While South Africans faced a hike of VAT from 14% to 15% back in 2018, there has also been a recent repo rate cut meaning for many it can be a confusing financial period. These changes can also pose questions such as how will I be affected by this VAT increase? What can I do? And most commonly how can I still save money?
In simple terms the recent changes took effect whenever you purchased anything subject to VAT or fill up your car with fuel as the price will have increased since April 1st. but while you will be paying more for your usual groceries or petrol You can view a full breakdown of the 2020 Budget changes (including the increased fuel levy) here. However in this post we’re going to be focusing on six strategies to help you cut back when you need to most to lessen the impact of these budget changes.
Keep an eye on what you buy
While many groceries are subject to VAT, there are some basic staples that are zero-rated, or VAT exempt. These include things such as brown bread, rice, dried beans, lentils, legumes, dried mealies, canned pilchards or sardines, fresh fruit and vegetables, vegetable oil, eggs and milk. While you are saving on your shopping you will also be boosting your health.
Borrow responsibly and try to clear your debt
According to a 2018 report published in The Economist, more South Africans have loans than jobs, with an incredible 27m owing money to financial institutions while only 10m are formally employed, meaning there can be a cause for concern about debt. Think about contacting any financial providers to keep any bond or vehicle finance repayments as they are despite the interest rate cut. By doing this you can reduce your home or car loans meaning you can pay them off faster.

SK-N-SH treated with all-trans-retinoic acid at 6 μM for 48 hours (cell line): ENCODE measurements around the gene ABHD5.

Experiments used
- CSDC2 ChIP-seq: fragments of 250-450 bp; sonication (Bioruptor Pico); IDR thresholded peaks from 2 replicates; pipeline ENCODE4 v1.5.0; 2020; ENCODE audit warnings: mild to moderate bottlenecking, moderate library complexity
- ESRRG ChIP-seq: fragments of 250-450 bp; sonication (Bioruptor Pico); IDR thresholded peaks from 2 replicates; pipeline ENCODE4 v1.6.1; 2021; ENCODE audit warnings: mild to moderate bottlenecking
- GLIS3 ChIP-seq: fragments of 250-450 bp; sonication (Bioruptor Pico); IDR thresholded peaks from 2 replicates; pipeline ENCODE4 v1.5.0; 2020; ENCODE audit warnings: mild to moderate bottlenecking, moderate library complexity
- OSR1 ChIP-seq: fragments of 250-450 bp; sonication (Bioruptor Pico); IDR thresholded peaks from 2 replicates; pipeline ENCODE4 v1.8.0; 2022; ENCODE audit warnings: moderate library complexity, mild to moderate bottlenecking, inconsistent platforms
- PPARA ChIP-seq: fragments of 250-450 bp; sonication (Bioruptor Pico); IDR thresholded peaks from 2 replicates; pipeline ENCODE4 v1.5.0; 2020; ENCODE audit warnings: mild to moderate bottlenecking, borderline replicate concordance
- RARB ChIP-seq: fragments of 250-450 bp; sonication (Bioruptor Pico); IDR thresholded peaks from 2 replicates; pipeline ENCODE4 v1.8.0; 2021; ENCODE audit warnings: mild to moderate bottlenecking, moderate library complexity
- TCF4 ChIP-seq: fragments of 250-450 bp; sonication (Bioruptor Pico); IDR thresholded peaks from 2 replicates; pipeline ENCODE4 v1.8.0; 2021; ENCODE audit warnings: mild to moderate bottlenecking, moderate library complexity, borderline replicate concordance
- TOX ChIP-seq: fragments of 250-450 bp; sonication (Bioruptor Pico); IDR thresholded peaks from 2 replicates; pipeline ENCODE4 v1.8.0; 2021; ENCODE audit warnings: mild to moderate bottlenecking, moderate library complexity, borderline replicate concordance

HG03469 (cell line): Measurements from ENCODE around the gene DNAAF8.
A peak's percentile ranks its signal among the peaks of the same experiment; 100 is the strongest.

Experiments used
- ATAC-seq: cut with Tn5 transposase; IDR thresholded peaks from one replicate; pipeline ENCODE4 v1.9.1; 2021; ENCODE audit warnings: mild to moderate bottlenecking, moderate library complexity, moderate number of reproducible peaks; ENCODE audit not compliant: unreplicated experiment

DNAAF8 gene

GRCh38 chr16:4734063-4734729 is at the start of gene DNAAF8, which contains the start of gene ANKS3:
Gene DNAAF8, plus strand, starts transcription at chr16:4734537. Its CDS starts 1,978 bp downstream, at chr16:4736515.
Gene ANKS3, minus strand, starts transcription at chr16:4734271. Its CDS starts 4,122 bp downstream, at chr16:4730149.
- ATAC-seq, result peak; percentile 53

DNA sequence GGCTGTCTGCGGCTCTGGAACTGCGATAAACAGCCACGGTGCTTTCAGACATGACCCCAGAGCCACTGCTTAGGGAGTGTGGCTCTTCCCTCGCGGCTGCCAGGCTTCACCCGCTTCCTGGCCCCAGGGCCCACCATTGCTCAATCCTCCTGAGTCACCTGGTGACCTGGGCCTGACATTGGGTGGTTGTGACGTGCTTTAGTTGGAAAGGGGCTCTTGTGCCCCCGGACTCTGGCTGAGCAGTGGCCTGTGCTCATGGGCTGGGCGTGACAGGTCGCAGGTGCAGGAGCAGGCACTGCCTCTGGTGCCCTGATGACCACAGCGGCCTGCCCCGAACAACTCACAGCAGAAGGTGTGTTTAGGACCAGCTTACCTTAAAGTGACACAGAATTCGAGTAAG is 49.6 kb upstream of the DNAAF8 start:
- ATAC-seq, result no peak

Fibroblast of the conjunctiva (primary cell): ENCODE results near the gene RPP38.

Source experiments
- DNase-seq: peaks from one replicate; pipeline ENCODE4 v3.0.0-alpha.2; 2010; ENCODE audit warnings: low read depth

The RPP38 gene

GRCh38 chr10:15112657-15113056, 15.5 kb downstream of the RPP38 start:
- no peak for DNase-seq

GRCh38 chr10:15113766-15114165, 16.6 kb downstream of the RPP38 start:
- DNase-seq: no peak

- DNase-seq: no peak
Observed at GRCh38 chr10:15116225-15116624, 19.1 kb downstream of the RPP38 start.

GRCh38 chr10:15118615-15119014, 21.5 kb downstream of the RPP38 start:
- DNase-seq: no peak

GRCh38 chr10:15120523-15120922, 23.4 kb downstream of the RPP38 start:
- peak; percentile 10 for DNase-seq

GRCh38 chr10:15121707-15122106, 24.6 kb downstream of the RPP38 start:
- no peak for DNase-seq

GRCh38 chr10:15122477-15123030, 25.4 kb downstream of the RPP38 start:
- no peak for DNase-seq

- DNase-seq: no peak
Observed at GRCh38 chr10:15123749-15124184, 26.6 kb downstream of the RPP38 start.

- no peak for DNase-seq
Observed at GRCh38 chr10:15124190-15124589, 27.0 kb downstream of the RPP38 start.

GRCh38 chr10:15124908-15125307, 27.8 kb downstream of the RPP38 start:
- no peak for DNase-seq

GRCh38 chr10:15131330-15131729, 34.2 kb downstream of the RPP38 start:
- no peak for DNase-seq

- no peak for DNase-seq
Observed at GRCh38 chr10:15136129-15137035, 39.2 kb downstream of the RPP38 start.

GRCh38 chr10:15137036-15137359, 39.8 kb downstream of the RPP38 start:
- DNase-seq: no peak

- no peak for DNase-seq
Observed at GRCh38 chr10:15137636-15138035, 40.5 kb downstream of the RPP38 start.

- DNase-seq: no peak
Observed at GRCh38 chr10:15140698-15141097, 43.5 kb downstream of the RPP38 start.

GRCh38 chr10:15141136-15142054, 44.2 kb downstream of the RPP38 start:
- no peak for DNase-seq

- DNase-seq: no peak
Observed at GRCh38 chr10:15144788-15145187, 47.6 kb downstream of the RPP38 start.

Manage the debt you have
If you do have any debt make sure you keep track of it. Make a note of how much you owe and to whom, work out the interest you owe on each debt and then pay off any debts with the highest interest rates first.
The easiest way to cut back on your outgoings is obvious, take a look at how much you spend and what you spend it on. You could be wasting money ordering in when you have food that you could cook, or even on expensive takeaway coffee. Become a sensible shopper and avoid temptation where you can.
Develop financial understanding
Don’t be someone who has no idea what is happening in the economy, as this is one of the easiest ways to lose track of how changes will affect you. Get educated on the current situation and try to keep up to date as new events take place so you can manage your money accordingly.
Look at your loyalty
Most people have a favourite brand when it comes to certain grocery items or want to buy the best clothing labels possible, but weigh up whether you can substitute a recognised brand for the same product from a different, cheaper retailer. Making cuts in this way for food can be so easy and you won’t notice the difference, while your clothing labels are no indication of your worth, and no one will ever see them!